Last week, I judged a competition where entrants had to have a grabbing lead, a dynamic storytelling style and a wealth of information condensed into a finite number of words.
I'm talking, of course, about Poetry Out Loud.
For the second straight year, I got invited to help preside over the annual event sponsored by the National Endowment for the Arts and the Poetry Foundation, in which high school students dramatically recite poems from memory. Friday afternoon, a dozen students vied at the local competition at the Orange County Department of Education headquarters in Costa Mesa.
Like anyone involved in the poetry scene, not quite the most lucrative of fields, I lead a double life. By day, I work as a mild-mannered journalist, carefully soliciting information from the Planning Commission and Franchise Tax Board and combing reporters' and columnists' work for typos.
By evening and on the weekends, I immerse myself in an art form that has no rules of any kind — except, perhaps, that you can't use the same metaphor twice.
As one who has written two collections of poetry, operated a small publishing house and hosted readings in and out of state, I must say I appreciate the freedom to write a piece without all five Ws — Who, What, When, Where and Why — in the lead.
So back to Poetry Out Loud.
Every year, thousands of ninth- through 12th-graders nationwide compete at the local level, with the winners going on to state and then, if all goes well, to Washington, D.C. The students recite two poems from memory, with one judge grading them on accuracy and the other three rating them on overall performance.
Along with two other veteran Southern California poets, Steve Ramirez and Peggy Dobreer, I served on the three-member panel Friday afternoon.
The 12 students hailed from high schools around the county, but one thing nearly united them: Except for one, all the contestants were female. Apparently the boys at their respective schools think of poetry as a feminine art form, and I encourage their English teachers to arrange a Charles Bukowski unit to jolt their sensibilities.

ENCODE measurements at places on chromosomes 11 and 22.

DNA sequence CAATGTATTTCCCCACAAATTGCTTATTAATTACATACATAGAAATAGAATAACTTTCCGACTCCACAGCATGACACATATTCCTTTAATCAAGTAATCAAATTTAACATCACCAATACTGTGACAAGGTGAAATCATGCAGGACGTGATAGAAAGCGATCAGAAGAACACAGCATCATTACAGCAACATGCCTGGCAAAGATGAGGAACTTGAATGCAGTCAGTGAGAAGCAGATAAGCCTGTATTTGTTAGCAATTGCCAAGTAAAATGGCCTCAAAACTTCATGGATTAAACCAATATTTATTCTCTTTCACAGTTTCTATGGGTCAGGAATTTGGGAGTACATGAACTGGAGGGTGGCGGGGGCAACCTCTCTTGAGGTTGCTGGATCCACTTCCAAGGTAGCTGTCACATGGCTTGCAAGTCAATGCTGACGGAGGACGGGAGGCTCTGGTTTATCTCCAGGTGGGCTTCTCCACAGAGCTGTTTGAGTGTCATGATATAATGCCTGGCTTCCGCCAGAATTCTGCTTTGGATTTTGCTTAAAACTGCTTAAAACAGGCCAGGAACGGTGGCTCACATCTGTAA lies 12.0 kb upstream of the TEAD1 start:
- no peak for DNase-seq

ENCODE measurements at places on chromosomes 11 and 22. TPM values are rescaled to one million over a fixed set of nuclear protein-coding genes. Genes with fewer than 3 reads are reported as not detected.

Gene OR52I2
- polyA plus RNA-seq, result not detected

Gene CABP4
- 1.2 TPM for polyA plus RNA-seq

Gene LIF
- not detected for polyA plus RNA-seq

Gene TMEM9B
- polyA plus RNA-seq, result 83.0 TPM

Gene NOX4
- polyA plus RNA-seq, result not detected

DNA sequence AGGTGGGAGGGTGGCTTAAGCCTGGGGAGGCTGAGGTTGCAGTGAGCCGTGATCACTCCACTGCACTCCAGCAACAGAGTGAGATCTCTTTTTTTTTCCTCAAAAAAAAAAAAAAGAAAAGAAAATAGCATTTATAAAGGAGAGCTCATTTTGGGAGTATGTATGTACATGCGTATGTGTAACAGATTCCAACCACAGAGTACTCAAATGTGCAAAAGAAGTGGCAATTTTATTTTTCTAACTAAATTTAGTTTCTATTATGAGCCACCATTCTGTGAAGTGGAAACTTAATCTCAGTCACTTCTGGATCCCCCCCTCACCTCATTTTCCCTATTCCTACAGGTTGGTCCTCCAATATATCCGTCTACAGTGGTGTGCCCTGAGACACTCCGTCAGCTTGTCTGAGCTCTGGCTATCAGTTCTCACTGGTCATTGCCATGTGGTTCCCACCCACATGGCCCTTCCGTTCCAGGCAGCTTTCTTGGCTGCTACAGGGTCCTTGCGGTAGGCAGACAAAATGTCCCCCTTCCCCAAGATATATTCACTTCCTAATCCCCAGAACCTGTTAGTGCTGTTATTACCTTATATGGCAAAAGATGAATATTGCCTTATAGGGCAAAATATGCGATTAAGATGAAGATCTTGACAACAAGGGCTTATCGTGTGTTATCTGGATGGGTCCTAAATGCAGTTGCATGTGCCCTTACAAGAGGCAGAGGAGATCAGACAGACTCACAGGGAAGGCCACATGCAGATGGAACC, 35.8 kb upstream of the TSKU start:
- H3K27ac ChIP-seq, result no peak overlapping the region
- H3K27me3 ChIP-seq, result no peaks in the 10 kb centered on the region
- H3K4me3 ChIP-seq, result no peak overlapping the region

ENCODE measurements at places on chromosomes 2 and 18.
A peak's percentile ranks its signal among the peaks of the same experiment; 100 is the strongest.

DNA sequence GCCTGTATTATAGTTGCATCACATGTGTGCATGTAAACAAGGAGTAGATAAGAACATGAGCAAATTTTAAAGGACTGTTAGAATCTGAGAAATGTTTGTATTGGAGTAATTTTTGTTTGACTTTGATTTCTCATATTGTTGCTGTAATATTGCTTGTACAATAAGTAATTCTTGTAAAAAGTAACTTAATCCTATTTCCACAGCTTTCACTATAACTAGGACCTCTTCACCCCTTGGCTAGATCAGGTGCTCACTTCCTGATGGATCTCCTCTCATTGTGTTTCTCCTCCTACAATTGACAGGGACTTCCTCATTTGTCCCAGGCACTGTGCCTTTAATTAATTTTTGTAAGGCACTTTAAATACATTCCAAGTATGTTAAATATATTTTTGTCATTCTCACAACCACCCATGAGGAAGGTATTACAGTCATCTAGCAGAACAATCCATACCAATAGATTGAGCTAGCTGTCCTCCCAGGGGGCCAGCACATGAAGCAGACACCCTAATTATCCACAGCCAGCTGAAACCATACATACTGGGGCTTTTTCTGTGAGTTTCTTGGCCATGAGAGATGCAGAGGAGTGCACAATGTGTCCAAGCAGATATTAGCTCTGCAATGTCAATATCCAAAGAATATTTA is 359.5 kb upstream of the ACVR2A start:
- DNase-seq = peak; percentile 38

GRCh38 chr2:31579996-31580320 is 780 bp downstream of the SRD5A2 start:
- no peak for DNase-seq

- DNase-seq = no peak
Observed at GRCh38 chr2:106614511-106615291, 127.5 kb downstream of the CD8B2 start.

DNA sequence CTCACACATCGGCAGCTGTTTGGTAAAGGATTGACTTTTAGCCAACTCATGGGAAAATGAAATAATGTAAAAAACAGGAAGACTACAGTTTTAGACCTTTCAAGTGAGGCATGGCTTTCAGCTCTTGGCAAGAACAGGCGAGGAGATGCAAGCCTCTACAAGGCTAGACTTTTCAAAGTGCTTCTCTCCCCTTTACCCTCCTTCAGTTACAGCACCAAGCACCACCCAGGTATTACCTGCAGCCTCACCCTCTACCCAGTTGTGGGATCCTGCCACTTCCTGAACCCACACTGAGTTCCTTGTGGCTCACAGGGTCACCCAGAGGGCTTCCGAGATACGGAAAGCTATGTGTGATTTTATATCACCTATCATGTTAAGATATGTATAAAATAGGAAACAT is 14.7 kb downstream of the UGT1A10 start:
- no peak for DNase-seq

As it turned out, though, the top prize Friday went to a girl: Ellen Webre, a student at Orange County High School of the Arts, who recited Elizabeth Barrett Browning's "How Do I Love Thee?" and Edwin Arlington Robinson's "Miniver Cheevy" in a performance that might have made Meryl Streep envious.
The key word there is "performance." Poetry Out Loud spotlights works by established poets rather than original work by the students, which means many of the poems are likely familiar to the judges. (Is there anyone who can't recite at least a few lines of William Blake's "The Tyger"?) Instead of marveling at similes, then, the judges look for inflection, pacing, body language and interpretive depth.
Ellen, the last performer of the afternoon, mastered all that and more, capturing the naked yearning of Browning's sonnet and nailing the sardonic humor of Robinson's parable. She had keen competition, but when the judges tallied their marks, she was the clear choice to head to Sacramento.
Congratulations, Ellen. And if I don't read your name in the news again, I hope to see it on the open mic list at the Gypsy Den. You can recite any of my poems you like — probably better than I can.
City Editor MICHAEL MILLER can be reached at (714) 966-4617 or at firstname.lastname@example.org.Copyright © 2014, Los Angeles Times